An Incredible Tale Told in XIV Scenes
The story was inspired by Elijah Klimovitch who was active in the Polish North-Eastern region of Białostoczyzna before the war. He believed himself to be the biblical prophet Ilya: he built an Orthodox church in a settlement named Wierszalin where he founded a New Jerusalem and soon gathered a group of devout followers.
When Ilya announced that the end of the world was near, his faithful worshippers awaited the apocalypse, yet, as their wait seemed to be in vain, they decided they needed to help hasten the course of mankind’s history. The employed the familiar scenario of the Gospel’s crucifixion and nailed their prophet to the cross just like Jesus. Thus, Ilya’s story becomes also the tale of a group of people who desired to change the world, and who tried to impose their dreams on reality. The playwright Słobodzianek explains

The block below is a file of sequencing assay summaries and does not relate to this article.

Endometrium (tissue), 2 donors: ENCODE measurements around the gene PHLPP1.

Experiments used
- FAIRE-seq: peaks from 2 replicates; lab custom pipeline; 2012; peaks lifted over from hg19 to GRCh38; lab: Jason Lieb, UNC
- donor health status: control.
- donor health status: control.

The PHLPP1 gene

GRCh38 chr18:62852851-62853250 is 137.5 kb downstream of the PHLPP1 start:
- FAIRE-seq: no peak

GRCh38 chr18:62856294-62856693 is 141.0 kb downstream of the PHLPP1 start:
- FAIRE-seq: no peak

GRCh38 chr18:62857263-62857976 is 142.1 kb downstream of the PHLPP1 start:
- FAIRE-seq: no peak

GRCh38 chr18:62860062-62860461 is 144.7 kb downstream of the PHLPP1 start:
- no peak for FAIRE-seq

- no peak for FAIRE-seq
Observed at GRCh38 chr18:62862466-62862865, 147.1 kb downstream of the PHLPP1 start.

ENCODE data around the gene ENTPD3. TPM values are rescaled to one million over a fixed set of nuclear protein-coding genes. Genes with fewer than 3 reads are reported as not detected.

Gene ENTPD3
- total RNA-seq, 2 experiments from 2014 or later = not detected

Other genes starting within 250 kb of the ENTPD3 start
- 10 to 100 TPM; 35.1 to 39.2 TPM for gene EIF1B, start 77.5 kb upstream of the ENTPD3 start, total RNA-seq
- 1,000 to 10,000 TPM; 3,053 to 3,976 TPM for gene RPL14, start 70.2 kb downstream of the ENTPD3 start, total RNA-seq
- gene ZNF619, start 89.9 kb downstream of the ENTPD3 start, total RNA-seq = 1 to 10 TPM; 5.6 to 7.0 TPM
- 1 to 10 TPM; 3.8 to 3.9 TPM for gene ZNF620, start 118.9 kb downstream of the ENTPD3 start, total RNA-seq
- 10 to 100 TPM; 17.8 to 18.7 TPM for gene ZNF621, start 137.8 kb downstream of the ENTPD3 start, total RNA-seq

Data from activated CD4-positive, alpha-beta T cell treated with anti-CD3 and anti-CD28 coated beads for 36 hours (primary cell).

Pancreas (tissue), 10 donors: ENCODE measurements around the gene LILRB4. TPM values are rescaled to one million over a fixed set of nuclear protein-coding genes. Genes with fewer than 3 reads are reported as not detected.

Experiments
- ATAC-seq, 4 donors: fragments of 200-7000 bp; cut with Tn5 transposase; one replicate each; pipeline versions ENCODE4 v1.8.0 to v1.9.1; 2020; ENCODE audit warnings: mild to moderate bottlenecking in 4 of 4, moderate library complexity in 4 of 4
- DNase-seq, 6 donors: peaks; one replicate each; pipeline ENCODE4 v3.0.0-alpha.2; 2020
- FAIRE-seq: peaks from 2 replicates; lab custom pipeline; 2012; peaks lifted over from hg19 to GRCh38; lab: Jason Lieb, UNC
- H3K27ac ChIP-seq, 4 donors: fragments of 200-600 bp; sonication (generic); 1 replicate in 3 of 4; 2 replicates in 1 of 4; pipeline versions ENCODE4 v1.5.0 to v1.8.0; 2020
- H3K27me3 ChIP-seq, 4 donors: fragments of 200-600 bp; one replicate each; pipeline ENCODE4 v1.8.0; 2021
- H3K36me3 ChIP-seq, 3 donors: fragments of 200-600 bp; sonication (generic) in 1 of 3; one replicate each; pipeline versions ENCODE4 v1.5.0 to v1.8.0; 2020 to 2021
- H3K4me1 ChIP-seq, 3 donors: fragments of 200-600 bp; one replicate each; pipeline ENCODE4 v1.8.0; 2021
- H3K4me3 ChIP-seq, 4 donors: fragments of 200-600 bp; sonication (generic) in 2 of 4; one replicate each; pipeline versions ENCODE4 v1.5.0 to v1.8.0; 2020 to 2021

I took interest in this story because just like a crystal ball, it mirrors all of the utopias we’ve inhabited in the course of the 20th century: Christianity, communism and nationalism, the mixing together of different cultures, nations, languages, and religions. It seems that we’ve entered the 21st century with this burden and nothing indicates we’ll be able to rid ourselves of it—on the contrary, it seems to become more and more overwhelming.